Everyone has that friend that looks like it’s been trapped in time for the past 15 years. Or that friend that looks like they’re three times older than us even though they born after we were. And science says that the changes go much deeper than just the physical appearance.
A new study conducted by researchers over at Duke University has tried to find the answer for why some people age quicker than others, and found that the best clues to how you will age start to reveal themselves when you’re in your mid 20s.
In order to answer the question, Daniel W. Belsky and Terrie E. Moffitt, colleagues from Duke University, studied 954 people who were born in Dunedin (New Zealand). All of the subjects had to have born between the years of 1972 and 1973, so that the researchers had a group of people who shared the same age and could make accurate comparisons.
Daniel W. Belsky, lead author and assistant professor with an expertise geriatrics at the Center for Ageing from Duke University, gave a statement saying that even though previous studies have looked at elderly people, he and his team felt that is was important to look at younger individuals and understand what processes their bodies go through when they age, if the experts are to have any chance of finding a method of preventing age related illnesses.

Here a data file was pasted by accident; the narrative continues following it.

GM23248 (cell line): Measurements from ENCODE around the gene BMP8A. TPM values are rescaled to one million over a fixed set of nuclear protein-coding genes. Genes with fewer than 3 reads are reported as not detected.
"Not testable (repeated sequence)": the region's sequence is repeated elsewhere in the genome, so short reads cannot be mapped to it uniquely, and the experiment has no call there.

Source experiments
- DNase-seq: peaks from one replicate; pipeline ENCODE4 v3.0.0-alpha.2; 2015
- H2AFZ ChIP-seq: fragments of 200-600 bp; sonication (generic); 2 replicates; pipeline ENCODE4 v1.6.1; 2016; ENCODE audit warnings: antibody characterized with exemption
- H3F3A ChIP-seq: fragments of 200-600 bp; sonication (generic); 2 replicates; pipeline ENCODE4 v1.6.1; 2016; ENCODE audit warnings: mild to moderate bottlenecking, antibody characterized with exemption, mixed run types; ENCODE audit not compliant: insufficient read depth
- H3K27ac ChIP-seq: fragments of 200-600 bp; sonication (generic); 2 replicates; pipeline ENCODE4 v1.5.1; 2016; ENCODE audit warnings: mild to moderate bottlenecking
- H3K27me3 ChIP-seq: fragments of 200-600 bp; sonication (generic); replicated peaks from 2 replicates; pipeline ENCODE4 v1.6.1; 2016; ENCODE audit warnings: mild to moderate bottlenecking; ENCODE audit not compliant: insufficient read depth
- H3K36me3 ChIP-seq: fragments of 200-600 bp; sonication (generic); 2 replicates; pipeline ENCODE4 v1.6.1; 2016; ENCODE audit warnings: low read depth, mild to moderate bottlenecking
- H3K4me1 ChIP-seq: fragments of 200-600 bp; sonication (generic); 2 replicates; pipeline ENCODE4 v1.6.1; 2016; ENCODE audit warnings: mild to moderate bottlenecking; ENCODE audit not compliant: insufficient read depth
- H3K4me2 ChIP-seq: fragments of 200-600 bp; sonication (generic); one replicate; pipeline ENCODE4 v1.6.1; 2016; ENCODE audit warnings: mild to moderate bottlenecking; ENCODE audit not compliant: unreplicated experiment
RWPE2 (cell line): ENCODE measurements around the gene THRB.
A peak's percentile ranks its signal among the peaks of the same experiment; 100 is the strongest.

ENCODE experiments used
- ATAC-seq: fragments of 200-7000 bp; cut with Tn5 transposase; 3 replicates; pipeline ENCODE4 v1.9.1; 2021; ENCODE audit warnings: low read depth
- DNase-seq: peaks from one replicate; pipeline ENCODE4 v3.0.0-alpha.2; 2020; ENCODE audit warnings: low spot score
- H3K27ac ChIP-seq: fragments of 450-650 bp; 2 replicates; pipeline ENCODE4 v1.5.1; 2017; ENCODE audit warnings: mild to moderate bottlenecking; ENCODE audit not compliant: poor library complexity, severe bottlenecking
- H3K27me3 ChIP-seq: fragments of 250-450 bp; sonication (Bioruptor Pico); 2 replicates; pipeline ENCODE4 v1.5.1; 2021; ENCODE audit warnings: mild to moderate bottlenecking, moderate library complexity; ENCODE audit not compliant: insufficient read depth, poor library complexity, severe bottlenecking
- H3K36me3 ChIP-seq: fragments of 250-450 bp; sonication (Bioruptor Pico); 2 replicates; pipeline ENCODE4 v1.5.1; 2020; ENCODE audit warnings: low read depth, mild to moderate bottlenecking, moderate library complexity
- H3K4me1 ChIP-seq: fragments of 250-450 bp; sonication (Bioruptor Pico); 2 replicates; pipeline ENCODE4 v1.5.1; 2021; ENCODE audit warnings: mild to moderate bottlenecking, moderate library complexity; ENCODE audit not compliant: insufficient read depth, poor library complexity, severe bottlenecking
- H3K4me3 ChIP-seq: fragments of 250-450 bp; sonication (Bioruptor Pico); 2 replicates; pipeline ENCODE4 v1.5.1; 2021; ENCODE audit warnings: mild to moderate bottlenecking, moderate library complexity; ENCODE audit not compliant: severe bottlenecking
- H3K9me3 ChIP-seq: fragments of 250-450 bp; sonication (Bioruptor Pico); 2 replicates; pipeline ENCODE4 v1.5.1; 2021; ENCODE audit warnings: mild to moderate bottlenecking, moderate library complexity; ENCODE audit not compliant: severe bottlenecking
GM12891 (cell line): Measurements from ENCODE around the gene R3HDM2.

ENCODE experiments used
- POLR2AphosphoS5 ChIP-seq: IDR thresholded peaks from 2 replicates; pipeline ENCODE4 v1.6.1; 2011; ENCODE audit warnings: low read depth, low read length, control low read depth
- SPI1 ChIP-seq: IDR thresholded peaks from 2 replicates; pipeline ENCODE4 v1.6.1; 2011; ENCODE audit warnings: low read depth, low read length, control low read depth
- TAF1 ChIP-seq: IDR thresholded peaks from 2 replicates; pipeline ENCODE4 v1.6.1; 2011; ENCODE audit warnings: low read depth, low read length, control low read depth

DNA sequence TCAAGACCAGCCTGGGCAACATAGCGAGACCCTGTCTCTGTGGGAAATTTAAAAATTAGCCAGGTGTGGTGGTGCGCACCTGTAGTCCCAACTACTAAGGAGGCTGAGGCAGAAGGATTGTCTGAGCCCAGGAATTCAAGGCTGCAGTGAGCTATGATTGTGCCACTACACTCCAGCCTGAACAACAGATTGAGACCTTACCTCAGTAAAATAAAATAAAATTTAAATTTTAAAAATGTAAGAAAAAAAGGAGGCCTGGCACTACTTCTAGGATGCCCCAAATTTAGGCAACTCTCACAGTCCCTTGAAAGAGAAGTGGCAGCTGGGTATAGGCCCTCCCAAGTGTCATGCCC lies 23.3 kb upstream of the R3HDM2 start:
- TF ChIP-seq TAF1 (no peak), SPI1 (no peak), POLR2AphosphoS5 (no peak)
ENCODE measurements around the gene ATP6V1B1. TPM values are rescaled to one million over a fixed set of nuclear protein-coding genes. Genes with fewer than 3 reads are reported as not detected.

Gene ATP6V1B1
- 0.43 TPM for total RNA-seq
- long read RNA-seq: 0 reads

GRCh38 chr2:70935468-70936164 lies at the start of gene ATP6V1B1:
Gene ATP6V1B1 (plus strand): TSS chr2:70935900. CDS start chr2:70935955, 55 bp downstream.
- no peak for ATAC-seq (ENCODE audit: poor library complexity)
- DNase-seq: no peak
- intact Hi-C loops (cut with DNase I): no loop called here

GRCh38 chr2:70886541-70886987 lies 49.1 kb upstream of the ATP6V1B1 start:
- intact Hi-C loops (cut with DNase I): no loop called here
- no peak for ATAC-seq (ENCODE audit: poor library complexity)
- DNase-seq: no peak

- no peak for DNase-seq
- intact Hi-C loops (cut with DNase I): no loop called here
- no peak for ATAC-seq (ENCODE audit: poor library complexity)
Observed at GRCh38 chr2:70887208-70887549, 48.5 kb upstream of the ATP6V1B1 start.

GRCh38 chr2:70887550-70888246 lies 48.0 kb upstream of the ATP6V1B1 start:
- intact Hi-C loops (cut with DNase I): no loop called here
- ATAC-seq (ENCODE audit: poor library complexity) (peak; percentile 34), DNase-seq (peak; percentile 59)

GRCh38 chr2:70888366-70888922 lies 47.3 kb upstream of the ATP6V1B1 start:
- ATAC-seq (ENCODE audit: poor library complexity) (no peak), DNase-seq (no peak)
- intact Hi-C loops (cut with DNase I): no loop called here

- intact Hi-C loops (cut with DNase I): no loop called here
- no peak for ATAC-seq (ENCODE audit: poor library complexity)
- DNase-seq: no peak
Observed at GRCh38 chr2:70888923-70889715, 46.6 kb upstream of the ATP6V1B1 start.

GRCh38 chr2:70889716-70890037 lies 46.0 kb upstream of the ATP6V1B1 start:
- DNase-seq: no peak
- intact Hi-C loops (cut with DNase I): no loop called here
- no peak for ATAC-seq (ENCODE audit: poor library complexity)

The contrasts that they stumbled upon were remarkable. It turns out that some 38 year olds in the study looked like they haven’t aged a day since they turned 26, while other 38 year olds looked they were close to the age of 60.
In order to reach this finding, Daniel W. Belsky and Terrie E. Moffitt first tested and examined the subjects when they turned 26, than when they turned 32, and then when they turned 38.
The subjects were put through medical tests that assessed the state of their metabolic functions, body mass index (BDI), height, immune functions, lungs, hearts, blood vessels, kidneys, livers and gums. But they were also asked to take IQ tests that help researchers measure their cognitive decline.
The results showed that the changes did not only happen on the outside, but also on the inside. Subjects who were 38 years of age but looked much older on the outside, also had higher blood pressure, higher cholesterol and higher levels of inflammation.
Their balance was not as good as that of younger looking subjects, and their grip was weaker too.
Mentally, the IQ tests revealed that there was cognitive decline and they were also at a higher risk of developing some form of dementia.
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